True Life: I Read My Kid’s Phone, Now What?

ready my kid's phoneMy daughter received a cell phone for her birthday the summer before 6th grade, and she’s currently in 7th grade. We set up protections on the phone, such as she can’t download apps without approval and have no access to any social media, and we also set expectations on rules and who the phone belongs to (me, not her). I have been pleasantly surprised that we haven’t had issues with bad choices around the phone yet, but I was not prepared for some of the other issues that have come with her having her own phone.

Each night, I take her phone at a specific time, which varies depending on the day and our family schedule. I spend a few minutes reading her texts and checking out what she’s been doing on her phone. This is where it has gotten tricky. As she has started having more and more conversations via text, as more of her friends have phones, I am essentially overhearing her conversations with her friends. My daughter is quiet by nature. She talks to me about her life, but she isn’t effusive with details or gossip. So, when I first started getting all the juicy details about who was mean to who on the bus, or who has a crush on who by reading her phone, I was here for it.

Then one day, we were running errands, and she was telling me a story from school, when I chimed in with an opinion of someone based on what I read in her texts a few days ago. My daughter was completely taken aback. Apparently, the situation had completely changed in real life, and I had only seen a snippet in a text chain that was outdated. I was my own example of bad phone etiquette. We are always telling our kids that what happens in real life is what is important, not what happens behind a keyboard. It was awkward, and a lesson for me that while I may see what happens on her phone, it is merely a snapshot of her life.

We had another situation recently, where her school bestie declared she liked the same boy as my daughter. I could tell she was upset about it based on her behavior and her texts to other friends asking for advice. I had learned from the previous situation to keep my opinions to myself, but I struggled when the friend came to hang out at our house a few days later. I was kind to her because I’m a grown-up, but after the girls went upstairs, I was annoyed and venting to my husband about her. Once again, I realized I’m letting what I know from technology affect me, and I’m getting way more involved in my daughter’s life than I should be. Thinking back to my own middle school years, I had a similar situation where a friend ended up “going out” with my crush. It was major drama for me in 8th grade, but I’m pretty sure my own mom knew nothing about it. I didn’t tell her, and she didn’t have technology to use to follow along with my life.  I learned to navigate the feelings and the relationship all on my own, which I know is exactly what my daughter needs to do.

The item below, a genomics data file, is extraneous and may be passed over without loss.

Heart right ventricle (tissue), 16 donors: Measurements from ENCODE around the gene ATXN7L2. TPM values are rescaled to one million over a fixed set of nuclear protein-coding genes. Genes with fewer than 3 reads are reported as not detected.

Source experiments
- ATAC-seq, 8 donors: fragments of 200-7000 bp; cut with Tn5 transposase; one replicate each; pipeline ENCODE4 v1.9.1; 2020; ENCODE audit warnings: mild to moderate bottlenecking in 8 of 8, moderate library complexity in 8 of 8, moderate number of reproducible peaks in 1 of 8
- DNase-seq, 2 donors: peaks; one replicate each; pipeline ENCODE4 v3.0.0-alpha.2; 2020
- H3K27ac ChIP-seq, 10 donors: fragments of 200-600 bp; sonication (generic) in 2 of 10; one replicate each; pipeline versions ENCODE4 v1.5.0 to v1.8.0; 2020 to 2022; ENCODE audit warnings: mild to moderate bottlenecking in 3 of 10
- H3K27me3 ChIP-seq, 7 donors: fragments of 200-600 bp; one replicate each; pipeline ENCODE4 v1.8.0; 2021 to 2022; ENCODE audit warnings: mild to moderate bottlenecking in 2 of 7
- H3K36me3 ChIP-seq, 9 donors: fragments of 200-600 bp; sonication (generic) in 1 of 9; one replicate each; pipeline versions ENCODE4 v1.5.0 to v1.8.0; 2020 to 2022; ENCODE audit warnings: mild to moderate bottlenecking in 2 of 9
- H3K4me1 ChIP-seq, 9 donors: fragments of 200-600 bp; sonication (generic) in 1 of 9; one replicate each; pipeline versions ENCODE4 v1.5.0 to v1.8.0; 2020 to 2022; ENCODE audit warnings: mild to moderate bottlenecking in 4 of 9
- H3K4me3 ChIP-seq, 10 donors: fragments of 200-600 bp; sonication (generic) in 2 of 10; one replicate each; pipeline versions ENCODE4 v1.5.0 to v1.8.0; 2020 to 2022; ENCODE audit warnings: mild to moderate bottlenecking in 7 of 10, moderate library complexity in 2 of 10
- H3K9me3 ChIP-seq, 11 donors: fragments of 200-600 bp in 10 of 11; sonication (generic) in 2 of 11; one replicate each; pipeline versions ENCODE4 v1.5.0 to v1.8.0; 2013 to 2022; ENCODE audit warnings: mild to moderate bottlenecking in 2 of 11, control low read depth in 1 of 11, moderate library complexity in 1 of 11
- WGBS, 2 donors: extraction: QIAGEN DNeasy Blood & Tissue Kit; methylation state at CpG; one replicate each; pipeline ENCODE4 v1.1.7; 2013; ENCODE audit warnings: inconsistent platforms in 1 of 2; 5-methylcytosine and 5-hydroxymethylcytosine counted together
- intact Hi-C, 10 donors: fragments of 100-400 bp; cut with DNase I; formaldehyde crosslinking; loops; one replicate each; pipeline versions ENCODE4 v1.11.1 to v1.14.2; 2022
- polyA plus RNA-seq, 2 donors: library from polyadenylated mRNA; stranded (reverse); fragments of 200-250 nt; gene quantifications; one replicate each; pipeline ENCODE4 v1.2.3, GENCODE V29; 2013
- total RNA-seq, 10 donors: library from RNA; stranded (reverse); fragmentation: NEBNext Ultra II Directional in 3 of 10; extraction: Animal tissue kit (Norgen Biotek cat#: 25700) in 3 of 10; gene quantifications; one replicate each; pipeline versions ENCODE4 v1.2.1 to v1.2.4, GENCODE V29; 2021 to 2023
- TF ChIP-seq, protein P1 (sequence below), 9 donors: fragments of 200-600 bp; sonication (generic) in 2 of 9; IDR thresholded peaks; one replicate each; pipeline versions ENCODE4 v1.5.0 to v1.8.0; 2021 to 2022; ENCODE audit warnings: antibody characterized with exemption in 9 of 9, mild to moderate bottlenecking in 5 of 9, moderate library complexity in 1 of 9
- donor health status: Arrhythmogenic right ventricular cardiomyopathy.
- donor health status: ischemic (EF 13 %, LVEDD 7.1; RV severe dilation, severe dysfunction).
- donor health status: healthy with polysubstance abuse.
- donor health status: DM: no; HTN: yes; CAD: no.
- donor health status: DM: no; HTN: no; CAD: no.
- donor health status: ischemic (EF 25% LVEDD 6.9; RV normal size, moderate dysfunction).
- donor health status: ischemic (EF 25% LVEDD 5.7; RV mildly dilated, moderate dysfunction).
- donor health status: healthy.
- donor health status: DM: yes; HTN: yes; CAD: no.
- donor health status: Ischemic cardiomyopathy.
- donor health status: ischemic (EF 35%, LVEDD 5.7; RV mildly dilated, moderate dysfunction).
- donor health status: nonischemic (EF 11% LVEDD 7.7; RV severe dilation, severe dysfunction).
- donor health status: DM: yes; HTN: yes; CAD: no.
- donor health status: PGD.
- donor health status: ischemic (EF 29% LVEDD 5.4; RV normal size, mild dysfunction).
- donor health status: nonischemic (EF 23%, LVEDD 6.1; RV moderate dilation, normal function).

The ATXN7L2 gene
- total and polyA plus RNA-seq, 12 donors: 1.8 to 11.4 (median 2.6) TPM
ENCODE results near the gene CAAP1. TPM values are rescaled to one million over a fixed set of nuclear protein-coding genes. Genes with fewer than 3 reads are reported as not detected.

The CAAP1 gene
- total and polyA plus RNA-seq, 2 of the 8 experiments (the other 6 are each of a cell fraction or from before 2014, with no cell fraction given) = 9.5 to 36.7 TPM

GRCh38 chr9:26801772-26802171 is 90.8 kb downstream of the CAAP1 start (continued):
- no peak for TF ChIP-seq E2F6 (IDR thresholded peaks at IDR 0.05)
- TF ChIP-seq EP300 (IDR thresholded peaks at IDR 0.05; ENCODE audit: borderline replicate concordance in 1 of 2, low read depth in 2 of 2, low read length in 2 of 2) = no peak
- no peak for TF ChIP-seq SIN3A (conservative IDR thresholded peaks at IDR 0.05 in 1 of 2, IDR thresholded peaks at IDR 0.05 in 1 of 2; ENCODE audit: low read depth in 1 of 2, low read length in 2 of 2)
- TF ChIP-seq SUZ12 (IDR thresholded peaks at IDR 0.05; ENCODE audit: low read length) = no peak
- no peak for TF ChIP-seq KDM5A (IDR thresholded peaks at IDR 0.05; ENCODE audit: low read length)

As parents, we certainly need to protect our kids from the dangers of technology, and I still believe in monitoring what is happening on her device. But I was surprised by my internal struggle with what to do with the information I am now privy to. While I wouldn’t read her diary, I read the notes app on her phone where she writes little notes to herself throughout the day. I wouldn’t eavesdrop on a conversation with her friends in her room, but I do read all of their group texts. I know this situation will only become more and more complicated as she grows and becomes more independent.

Does anyone else struggle with the balance of monitoring technology while letting their kids navigate their own relationships?


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